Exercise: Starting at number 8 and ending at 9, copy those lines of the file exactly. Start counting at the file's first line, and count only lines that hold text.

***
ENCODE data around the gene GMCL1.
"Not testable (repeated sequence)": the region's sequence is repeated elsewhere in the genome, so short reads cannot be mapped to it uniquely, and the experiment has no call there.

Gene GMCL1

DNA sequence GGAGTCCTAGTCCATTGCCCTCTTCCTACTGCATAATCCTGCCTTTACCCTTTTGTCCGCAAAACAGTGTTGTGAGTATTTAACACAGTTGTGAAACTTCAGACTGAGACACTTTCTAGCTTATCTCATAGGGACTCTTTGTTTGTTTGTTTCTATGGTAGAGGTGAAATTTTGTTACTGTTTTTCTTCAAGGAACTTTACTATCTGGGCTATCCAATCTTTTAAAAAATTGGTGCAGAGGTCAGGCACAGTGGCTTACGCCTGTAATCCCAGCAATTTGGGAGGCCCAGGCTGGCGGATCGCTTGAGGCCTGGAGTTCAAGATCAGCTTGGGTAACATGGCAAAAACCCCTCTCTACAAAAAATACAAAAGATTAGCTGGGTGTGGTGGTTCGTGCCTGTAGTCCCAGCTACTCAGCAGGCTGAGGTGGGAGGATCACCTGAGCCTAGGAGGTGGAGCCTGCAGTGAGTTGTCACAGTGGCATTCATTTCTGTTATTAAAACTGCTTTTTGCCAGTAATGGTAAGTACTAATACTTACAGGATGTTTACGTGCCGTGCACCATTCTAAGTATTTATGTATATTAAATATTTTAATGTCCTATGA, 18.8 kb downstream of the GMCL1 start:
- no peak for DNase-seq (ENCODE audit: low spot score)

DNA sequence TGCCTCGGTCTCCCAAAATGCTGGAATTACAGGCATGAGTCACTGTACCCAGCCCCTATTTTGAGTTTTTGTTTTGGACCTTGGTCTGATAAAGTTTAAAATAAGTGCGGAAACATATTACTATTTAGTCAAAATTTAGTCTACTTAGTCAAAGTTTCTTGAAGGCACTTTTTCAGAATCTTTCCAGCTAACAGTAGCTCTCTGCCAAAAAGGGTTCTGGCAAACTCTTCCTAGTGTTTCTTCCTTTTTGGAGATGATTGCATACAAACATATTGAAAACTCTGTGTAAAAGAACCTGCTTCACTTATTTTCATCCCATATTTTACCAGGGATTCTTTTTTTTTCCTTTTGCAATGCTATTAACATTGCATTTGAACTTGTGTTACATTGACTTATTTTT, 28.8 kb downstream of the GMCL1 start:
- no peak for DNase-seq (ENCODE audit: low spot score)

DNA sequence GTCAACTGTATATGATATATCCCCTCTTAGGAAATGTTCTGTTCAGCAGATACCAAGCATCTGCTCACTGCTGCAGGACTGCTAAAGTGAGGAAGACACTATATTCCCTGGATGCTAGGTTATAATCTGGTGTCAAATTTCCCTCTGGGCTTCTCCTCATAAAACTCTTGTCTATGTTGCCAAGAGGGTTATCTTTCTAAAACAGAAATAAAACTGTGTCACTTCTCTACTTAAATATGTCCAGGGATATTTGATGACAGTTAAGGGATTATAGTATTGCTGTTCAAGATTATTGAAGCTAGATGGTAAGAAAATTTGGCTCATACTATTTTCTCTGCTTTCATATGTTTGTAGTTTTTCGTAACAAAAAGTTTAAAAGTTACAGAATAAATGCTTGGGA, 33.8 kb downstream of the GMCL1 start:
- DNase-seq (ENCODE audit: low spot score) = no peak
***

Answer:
DNA sequence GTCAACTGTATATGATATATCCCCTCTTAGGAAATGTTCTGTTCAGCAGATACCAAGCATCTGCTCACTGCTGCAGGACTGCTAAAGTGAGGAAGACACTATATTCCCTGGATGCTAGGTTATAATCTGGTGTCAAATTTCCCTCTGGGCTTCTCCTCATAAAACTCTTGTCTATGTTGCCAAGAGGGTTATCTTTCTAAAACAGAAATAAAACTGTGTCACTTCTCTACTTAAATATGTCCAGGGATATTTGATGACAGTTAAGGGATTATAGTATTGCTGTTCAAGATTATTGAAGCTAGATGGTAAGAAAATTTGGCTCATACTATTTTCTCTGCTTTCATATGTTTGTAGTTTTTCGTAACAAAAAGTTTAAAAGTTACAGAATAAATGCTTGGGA, 33.8 kb downstream of the GMCL1 start:
- DNase-seq (ENCODE audit: low spot score) = no peak